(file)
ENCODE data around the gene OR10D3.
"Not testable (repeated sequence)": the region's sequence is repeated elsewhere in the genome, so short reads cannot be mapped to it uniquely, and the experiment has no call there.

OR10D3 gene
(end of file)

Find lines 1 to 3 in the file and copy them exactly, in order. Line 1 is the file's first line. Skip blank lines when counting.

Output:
ENCODE data around the gene OR10D3.
"Not testable (repeated sequence)": the region's sequence is repeated elsewhere in the genome, so short reads cannot be mapped to it uniquely, and the experiment has no call there.

OR10D3 gene